Yes, via the Sync Module 2
If you have a Vivint Smart Drive ($249), about 30 days of continuous recording
Cloud Video Storage
Paid options of 30 or 60 days with 10-day continuous recording
Paid options of 30 or 60 days
$3 per month for one camera, $10 per month for unlimited cameras
$5 per month per camera for 14 days of 30-second event clips history
Smart Platform Integration
Google Assistant and Alexa if used with an N841 or N861 NVR
Google Assistant, Philips Hue lightbulbs, Amazon Alexa, etc
Alexa, Google Assistant, Apple Watch
Amazon Alexa, Google Assistant
Person detection and vehicle detection if used with a Lorex NVR with smart detection technology
Without Nest Aware: person detection
With Nest Aware: Familiar face alerts, activity zones, dog barking, and people talking alerts, etc.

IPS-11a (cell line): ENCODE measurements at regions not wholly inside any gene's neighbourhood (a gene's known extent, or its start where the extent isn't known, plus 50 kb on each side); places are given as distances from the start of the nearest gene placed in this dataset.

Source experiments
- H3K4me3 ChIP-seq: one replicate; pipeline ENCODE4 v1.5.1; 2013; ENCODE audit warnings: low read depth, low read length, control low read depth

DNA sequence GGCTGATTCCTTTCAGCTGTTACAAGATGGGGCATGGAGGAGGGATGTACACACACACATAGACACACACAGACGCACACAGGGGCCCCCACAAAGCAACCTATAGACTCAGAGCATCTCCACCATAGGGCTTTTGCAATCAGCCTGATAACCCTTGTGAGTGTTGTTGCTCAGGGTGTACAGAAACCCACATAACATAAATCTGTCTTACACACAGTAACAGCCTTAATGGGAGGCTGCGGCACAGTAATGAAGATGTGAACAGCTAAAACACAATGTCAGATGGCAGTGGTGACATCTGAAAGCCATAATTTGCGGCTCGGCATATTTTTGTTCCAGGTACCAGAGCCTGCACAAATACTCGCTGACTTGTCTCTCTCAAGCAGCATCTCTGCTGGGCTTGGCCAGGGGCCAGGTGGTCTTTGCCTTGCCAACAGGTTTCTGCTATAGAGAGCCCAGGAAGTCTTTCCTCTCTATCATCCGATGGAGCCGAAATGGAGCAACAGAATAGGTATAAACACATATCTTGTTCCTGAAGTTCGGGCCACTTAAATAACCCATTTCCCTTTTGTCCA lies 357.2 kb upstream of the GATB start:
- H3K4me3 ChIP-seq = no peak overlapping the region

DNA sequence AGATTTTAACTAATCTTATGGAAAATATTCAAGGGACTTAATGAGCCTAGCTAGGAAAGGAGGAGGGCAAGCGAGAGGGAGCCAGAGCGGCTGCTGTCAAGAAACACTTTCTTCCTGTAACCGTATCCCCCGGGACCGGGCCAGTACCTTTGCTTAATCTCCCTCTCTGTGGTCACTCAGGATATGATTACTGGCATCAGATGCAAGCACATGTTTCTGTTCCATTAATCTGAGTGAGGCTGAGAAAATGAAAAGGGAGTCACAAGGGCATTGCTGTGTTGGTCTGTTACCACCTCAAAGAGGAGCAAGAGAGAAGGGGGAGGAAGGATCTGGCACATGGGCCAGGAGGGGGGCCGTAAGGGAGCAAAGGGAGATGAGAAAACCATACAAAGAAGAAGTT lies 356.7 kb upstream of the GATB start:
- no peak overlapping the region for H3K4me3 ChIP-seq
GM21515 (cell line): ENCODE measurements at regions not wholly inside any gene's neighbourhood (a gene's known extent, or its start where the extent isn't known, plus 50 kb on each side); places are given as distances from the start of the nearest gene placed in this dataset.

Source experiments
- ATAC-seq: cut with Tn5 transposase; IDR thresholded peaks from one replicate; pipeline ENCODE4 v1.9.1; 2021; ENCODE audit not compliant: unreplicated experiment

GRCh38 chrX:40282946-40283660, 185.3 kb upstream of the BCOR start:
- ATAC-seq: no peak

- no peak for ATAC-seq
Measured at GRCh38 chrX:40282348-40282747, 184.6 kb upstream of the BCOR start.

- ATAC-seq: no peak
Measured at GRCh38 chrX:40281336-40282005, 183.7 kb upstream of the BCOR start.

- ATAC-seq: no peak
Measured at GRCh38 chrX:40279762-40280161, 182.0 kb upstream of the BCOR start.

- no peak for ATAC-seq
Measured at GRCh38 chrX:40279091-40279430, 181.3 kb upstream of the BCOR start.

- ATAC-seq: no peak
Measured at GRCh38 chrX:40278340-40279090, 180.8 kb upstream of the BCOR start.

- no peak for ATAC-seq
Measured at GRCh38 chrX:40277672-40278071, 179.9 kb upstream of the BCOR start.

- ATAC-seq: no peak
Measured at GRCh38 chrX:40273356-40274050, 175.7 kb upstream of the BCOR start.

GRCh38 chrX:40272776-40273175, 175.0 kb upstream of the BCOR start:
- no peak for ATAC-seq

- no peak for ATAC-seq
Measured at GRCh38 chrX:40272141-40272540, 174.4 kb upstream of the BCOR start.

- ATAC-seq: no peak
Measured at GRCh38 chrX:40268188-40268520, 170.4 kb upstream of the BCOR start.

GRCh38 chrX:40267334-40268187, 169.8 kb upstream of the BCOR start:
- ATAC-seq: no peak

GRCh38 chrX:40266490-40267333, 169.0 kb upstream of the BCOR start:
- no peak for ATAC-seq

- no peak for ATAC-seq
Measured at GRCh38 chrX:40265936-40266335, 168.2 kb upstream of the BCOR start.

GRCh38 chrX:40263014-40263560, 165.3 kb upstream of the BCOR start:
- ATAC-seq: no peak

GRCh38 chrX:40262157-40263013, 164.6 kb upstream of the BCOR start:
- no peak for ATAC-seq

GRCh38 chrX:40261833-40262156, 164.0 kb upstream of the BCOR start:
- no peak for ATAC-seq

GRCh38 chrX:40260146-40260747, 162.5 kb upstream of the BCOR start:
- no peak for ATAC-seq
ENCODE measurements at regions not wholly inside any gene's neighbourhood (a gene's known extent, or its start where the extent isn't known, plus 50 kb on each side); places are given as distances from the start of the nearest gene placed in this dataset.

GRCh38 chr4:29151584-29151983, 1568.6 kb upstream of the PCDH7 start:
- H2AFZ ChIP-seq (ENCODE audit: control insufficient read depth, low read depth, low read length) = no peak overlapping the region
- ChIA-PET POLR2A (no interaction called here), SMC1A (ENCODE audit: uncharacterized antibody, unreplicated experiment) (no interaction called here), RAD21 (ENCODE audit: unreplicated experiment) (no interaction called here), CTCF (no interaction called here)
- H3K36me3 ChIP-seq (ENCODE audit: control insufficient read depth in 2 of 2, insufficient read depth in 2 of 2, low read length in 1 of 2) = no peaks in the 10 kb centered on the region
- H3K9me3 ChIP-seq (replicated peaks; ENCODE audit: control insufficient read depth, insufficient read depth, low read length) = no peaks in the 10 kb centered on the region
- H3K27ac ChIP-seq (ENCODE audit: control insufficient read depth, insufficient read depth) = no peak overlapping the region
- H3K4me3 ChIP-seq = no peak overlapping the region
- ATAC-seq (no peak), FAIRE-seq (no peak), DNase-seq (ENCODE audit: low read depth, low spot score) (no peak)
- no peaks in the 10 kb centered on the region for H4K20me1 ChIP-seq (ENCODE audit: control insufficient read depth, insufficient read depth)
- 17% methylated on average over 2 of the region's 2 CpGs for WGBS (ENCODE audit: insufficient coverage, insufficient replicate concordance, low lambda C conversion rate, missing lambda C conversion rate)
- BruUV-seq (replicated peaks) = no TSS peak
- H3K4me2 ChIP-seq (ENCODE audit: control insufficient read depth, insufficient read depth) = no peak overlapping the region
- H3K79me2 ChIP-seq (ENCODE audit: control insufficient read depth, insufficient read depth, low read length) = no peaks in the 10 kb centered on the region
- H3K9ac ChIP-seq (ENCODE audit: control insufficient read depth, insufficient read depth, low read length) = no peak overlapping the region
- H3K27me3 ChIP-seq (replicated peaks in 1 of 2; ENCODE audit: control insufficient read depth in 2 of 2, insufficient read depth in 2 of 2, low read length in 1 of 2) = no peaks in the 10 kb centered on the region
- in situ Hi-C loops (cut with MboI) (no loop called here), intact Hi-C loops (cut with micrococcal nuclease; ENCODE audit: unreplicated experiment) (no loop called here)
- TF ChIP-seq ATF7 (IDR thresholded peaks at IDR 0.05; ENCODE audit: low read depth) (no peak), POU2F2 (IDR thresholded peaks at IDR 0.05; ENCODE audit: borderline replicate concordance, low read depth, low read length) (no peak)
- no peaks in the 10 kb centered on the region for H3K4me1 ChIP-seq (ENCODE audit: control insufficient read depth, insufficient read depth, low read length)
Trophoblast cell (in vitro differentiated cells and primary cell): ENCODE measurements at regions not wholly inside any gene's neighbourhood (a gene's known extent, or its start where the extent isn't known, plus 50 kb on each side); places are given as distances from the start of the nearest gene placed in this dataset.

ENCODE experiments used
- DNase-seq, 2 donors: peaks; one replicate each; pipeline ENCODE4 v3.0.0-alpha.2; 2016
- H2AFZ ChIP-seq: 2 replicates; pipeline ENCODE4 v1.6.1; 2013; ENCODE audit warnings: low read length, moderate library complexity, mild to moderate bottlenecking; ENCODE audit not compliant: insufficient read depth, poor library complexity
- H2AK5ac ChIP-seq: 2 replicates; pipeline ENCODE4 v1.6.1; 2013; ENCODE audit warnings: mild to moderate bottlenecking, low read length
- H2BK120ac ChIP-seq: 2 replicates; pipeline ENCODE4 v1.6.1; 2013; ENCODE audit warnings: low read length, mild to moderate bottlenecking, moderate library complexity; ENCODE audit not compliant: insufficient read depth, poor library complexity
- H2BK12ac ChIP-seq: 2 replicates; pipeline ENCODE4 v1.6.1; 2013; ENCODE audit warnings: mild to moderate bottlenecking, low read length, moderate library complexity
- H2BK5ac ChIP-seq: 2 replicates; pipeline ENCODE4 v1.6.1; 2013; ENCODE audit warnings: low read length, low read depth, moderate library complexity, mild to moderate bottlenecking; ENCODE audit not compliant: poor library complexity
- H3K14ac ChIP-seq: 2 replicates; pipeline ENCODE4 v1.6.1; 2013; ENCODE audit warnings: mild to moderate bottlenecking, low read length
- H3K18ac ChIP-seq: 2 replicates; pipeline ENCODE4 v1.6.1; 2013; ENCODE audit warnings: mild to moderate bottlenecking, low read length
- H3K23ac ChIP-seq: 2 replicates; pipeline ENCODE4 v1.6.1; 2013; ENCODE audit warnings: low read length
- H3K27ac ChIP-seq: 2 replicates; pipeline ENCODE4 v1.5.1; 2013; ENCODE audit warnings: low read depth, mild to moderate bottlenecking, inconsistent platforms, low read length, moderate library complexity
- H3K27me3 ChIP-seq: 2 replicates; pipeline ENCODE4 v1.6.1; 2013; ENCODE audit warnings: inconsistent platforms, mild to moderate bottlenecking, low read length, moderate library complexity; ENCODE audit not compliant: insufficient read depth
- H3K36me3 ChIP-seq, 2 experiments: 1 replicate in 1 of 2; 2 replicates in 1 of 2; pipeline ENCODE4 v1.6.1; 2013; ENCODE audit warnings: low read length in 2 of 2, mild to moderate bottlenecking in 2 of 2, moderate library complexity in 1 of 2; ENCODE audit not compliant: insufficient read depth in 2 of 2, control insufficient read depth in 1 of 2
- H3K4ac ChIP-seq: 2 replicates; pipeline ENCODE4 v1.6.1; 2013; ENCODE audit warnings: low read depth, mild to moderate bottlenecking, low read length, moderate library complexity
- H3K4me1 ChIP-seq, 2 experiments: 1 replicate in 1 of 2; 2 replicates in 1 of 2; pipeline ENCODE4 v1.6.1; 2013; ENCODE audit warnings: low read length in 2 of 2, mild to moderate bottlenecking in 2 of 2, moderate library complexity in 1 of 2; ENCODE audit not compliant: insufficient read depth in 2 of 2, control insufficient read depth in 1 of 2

Person, packages, vehicles, animal detection with Arlo Smart Home
Person detection, activity zones, detects lurkers and wards them off with lights and sound while also sending you an alert with a snapshot
Records continuously to an NVR, clear colored night vision with minimal ambient light
Night vision doesn’t turn off when someone (i.e. a burglar) shines a flashlight on the camera.
Spotlight, siren, activity zones, safety buttons, battery-powered with 3-6 months battery life
The Lorex 4K Nocturnal Smart IP Camera had the longest night vision range out of all the infrared cameras on this list. In total darkness, it can see objects up to 90 feet away. When aided by ambient light, it can see as far away as 130 feet. On top of that, the infrared night vision didn’t kick in as long as there was still sufficient ambient light for the camera to be able to see clearly. That meant our night time videos were in color until we turned off our outdoor lights.
4K HD Resolution with HDR